ICOs Calendar To Keep You Up With New Cryptos
What Is An ICO?
An Initial Coin Offering or ICO is a bit like an initial public offering of a stock in that the virtual currency is made available for purchase among investors as a way to raise funds for the company offering it.
An ICO is a bit different than a stock offering in that the token or coin offered may have some kind of function or utility related to a product or even software.
An ICO can be structured in more than one way. The coin or token may have a limited supply and a fixed price. It may have a more plentiful supply of coins or tokens and a fixed price, or there may be a limited supply and “dynamic pricing”.
Investing in ICOs
There are a number of platforms ICOs may launch on. There are many using the Ethereum ERC20 protocol, but other platforms include:
In order to participate on some of these platforms it may be necessary to be added to the list of those allowed access to transaction networks the ICO is offered on; some platforms may require investors to be whitelisted in order to be included in shares of the new coin.
Something called KYC (Know Your Customer) documentation is also a common requirement for security purposes. Identity confirmation in the form of scans of official ID are needed and those participating need crypto wallets or other storage solutions to buy, sell, and trade.
A member of the ICO will verify identity and also verify the crypto wallet address matches the identity of the person submitting the KYC information. This process can take longer than some realize--weeks instead of days in some cases.
Should I Invest In An ICO?
Evaluating an ICO is a smart idea, just like reviewing an Initial Public Offering. Investors should know as much as possible about the companies and teams they are investing in prior to putting a single cent into the investment. Why?
Because just like IPOs, an Initial Coin Offering is a group effort and the reliability of the players is a crucial aspect of your decision-making process. Where an ICO is UNLIKE a Wall Street-style Initial Public Offering? Regulation. Crypto is decentralized and compared to traditional investing options it is the Wild West in many respects.
It’s risky enough investing in a brand new stock via an IPO where things are regulated by the federal government. Imagine all the risk and none of the regulatory oversight--that is the milieu of the Initial Coin Offering.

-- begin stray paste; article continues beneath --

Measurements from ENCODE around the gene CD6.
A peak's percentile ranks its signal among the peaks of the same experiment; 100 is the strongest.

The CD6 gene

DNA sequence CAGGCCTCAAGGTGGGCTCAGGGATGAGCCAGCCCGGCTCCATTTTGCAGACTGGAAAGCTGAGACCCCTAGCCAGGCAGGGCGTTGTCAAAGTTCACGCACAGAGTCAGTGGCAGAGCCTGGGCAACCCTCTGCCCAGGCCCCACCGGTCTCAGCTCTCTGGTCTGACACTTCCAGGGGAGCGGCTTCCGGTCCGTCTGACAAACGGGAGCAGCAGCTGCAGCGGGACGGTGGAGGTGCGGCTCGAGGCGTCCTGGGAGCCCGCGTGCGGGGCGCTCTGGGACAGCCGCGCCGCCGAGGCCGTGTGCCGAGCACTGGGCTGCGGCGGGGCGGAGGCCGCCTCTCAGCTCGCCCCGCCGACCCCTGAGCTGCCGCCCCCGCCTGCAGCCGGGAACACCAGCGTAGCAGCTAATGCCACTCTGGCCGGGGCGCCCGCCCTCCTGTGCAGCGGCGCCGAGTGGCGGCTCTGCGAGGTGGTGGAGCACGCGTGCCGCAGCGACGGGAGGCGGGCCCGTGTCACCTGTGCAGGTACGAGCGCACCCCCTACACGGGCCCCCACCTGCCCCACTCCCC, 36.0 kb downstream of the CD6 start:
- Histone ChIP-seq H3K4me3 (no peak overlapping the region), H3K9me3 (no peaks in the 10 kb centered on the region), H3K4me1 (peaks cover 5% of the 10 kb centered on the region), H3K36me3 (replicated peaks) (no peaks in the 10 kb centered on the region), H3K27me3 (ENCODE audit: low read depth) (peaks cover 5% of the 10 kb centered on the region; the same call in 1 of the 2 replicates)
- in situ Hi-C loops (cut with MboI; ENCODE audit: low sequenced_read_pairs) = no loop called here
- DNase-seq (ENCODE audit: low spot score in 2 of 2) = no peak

Which is why you want to invest some serious time examining the players behind an ICO. Don’t expect or give the same level of trust to an ICO that you would for a heavily regulated financial industry operation. You’ll want to go the extra mile in verifying the reputations and identities of the players in the ICO you want to put money into.
What do you want to consider when reviewing a project you want to invest in? There are some simple but key questions to ask. They include:
- Does the coin or token bring a benefit?
- Are there perks for early investors?
- What are the reputations of the people behind this ICO?
- How visible is the project? Is it associated with celebrities, high-profile investors, etc.?
- How transparent is the ICO? Is there a LACK of transparency? Why?
- What is the project roadmap or timeline?
Evolution Of An ICO
An ICO goes through a variety of iterations including a funding round, a set of privately held sales, drops, or trades, pre-selling the coin ahead of the official Initial Coin Offering, active selling of the coin, and of course the sales activities that happen in the secondary market.
Funding rounds basically go to support the operation, are typically not public, and there is high potential for those who purchase this early to reap substantial benefits should the ICO become popular, go viral, etc.
Some of this early funding may or may not result in an ICO, there are many failed projects that never get out of the “seed funding” stage.
When private sales are happening, this is a similar opportunity to the private sales and seed funding mentioned above. An early buyer could still be in on the ground floor of the next Dogecoin at this stage.
Or they may NOT be on the ground floor if the ICO fails or the coin tanks after it debuts. There are risks in either direction at this stage--Fear of Missing Out drives many decisions in this area, for better or worse.
Pre-ICO selling is a phase that can happen once the project has been funded to the point where it can reasonably sustain a proper Initial Coin Offering complete with a marketing campaign and a big reveal event or announcement.
This stage is where some projects sell out. Others do not. These may proceed to an ICO stage where the offering is considered active and ongoing.
And then there is the secondary market where people who have scooped up some of the new coins or tokens go on to resell them, hopefully for a profit. The nature of the secondary market is such that profit-taking is possible, but a smart investor will watch the trends to gauge the best time to sell.
The same options are possible for those who want to buy on the dip, but it’s good to keep in mind that where a new coin or token is concerned, the “dip” may or may not be a condition the coin can recover from.
As you can see, this process is a bit complex, and success means playing the long game rather than hoping for a quick profit from an ICO.